Day to day schedule help

Discussion in 'Secondary Education' started by newteacher20, Aug 12, 2020.

  1. newteacher20

    newteacher20 Guest

    Aug 12, 2020

    I'm a first year teacher for finance and business high school classes. Because of covid, I wasn't able to shadow any other teachers and see how they taught during my training. I have a few questions about day-to-day lessons. My courses are very content heavy, and each day will probably be 15 to 20 minutes of lecture and then activity to fill in the rest of the class period. My classes will be 45 minutes each. What is the typical schedule in your class?

    My other question is, while you are lecturing do you give the students any visuals? Like a powerpoint or something that they can look at? Or do you just get up and talk to them while they take notes and then they can look at visuals in their book later? Right now I am making a powerpoint for every lecture and it is a lot of prep work, and I wasn't sure if that's what other teachers typically do or not so I wanted to get some other opinions. I'm a visual learner so I feel like I would want something to look at, but it's also been a long time since I've been in high school so I'm not sure if that is something that teachers do or not. Any help would be greatly appreciated!
  3. Loomistrout

    Loomistrout Devotee

    Dec 24, 2007
    Likes Received:

    Aug 18, 2020

    1) Bell Work - 10+/- min.

    Bell work, as the name implies, is a routine activity when students enter the room. It is not the lesson for that day. It is a short self-directed activity students solve, often two review questions from previous lessons. Bell work’s main mission is management. It helps to focus the class on one activity versus “settling in” - milling around, talking, sharpening pencils etc. Teachers that have nothing for students to do when entering the room will end up nagging students to start class: “Everyone, let’s all find our seats”/“You two back there. You’ve had plenty of time to sharpen your pencil. Pleas sit down”/ “Class, this is the second time I’ve asked you to take your seat. Now sit down!” Bell work, like all rules and procedures, needs to be taught. Students should never have to ask, “What are we starting with today?” It’s always Bell Work. During Bell Work the teacher “works the crowd”; walking around among students motoring and answering questions. This is the time to take roll and other clerical stuff. I give students an IBM bubble answer sheet which they keep in their binders to mark answers. Two questions with four answer choices for each are written on board in advance (or projector). Students volunteer to correct the problems by showing and explaining their solutions to the class. I watch. Nothing is graded. It’s not the midterm. It’s review.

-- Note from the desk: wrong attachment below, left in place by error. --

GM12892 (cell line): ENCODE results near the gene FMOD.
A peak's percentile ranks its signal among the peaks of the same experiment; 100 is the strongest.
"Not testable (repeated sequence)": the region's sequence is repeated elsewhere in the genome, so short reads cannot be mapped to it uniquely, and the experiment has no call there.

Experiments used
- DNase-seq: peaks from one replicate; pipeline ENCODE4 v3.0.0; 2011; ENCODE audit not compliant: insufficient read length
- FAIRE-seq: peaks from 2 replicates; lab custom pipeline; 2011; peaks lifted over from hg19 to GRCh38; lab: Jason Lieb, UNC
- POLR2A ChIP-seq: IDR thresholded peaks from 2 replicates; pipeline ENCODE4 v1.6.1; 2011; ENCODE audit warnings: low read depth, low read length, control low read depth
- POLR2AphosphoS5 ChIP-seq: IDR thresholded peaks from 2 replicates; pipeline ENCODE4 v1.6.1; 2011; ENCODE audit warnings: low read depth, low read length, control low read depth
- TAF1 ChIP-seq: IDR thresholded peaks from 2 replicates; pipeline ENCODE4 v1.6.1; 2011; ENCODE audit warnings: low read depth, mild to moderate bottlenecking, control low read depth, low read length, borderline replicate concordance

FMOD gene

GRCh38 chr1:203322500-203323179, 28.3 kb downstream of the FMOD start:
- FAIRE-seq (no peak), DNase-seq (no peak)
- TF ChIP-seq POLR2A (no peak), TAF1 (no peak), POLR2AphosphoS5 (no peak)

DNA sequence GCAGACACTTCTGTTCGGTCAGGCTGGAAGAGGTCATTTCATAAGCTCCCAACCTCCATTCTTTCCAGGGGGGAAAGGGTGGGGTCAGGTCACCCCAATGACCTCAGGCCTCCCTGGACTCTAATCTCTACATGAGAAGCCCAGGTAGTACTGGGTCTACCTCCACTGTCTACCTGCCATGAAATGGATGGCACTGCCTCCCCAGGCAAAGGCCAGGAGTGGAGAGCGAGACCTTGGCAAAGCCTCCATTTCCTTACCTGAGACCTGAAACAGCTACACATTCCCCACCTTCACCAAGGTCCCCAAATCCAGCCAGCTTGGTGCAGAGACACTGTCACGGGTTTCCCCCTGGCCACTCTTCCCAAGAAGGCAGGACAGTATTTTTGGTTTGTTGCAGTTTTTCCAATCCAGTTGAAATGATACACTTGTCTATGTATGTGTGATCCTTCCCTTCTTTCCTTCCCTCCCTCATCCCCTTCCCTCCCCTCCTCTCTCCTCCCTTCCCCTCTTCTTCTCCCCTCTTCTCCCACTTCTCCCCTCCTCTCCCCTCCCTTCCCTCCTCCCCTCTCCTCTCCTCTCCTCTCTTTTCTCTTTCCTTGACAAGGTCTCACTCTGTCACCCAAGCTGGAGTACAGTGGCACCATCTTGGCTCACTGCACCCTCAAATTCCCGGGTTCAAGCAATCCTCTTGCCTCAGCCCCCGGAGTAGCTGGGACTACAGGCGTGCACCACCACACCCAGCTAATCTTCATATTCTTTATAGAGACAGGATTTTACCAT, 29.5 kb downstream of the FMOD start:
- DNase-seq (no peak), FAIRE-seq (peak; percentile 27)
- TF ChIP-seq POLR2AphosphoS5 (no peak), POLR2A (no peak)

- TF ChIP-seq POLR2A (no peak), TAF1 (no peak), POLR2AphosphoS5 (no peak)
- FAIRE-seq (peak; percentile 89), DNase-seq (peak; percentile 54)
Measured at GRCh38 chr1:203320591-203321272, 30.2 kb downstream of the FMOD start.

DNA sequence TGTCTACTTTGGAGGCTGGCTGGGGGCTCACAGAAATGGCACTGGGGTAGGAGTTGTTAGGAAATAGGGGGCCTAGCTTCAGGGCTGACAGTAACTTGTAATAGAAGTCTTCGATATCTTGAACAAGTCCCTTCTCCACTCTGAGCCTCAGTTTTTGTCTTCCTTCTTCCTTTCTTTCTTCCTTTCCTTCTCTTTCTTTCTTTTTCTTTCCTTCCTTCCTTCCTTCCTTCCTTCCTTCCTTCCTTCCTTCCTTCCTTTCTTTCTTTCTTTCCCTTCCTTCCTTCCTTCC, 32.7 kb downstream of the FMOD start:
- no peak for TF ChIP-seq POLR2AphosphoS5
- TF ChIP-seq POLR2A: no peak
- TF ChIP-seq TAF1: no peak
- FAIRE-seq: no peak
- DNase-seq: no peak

2) Lesson - 40 min.

    “A picture is worth a thousand words” describes the importance of the visual modality. There are students who can remember skills and concepts via listening. They are usually in the top third of a class. If you want to reach the majority of students tap into seeing + doing. Perhaps the number one error teachers make, especially at the secondary level, is talking too much. This is probably due to lecture being modeled for us since junior high. Therefore, when you are exposed to a certain instruction technique over and over it is not unusual to copy it as the preferred method.

    My goal is to make the students work while I watch instead of students making me work while they watch. I try to break skills and concepts into small chunks of input, then have students “do” something with each chunk. For a math algorithm I teach the first step then have students demonstrate step 1 on several problems in a row. Then I teach step 2 and they practice it on several problems in row and so on. It looks like this: input-output-input-output-input-output. Students are rarely sitting idle for more than a couple minutes and many times less. Opposite to this is what Fred Jones refers to as “Bob ’til you Drop” style of teaching. This is where the teacher teaches the whole algorithm, all the steps at once, then asks students to demonstrate them. A few lucky students may be able to perform. The rest of the class will be experiencing cognitive overload and asking themselves, “Now what was step 3?” Bop ’til you drop looks like this: input, input, input, input, input, output.

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